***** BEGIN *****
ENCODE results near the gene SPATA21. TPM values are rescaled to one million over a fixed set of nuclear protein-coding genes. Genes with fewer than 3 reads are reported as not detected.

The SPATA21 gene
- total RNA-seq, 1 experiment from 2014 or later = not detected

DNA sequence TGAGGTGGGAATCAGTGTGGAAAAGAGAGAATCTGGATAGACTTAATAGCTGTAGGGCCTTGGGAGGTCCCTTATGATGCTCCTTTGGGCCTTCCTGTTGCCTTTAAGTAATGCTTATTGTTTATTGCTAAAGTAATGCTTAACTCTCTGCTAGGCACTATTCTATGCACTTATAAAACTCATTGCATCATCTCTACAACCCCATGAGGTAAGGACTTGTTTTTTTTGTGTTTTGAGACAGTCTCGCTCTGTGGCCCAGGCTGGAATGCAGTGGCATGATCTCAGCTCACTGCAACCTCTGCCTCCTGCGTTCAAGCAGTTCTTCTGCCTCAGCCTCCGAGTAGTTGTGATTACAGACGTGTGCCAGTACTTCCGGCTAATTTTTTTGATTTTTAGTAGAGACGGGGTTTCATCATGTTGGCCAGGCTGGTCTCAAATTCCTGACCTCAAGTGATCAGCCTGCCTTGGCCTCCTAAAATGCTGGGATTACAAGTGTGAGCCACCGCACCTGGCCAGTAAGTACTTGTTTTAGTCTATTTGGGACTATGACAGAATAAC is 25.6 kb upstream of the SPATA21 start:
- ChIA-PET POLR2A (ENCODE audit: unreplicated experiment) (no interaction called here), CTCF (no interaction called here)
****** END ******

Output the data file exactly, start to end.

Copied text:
ENCODE results near the gene SPATA21. TPM values are rescaled to one million over a fixed set of nuclear protein-coding genes. Genes with fewer than 3 reads are reported as not detected.

The SPATA21 gene
- total RNA-seq, 1 experiment from 2014 or later = not detected

DNA sequence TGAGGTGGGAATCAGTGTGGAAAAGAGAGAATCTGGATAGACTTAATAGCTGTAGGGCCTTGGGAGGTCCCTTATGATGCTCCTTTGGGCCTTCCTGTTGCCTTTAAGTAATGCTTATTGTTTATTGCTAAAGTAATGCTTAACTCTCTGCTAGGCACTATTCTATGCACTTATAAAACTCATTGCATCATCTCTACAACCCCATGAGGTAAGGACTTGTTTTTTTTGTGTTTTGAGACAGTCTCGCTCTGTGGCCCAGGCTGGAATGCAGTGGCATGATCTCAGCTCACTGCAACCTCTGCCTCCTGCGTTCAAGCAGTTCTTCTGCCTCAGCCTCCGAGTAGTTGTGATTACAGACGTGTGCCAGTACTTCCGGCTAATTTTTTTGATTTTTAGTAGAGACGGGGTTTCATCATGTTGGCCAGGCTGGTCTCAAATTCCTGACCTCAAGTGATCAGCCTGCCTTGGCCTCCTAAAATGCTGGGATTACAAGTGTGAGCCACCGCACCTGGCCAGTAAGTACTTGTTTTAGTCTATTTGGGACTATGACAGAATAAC is 25.6 kb upstream of the SPATA21 start:
- ChIA-PET POLR2A (ENCODE audit: unreplicated experiment) (no interaction called here), CTCF (no interaction called here)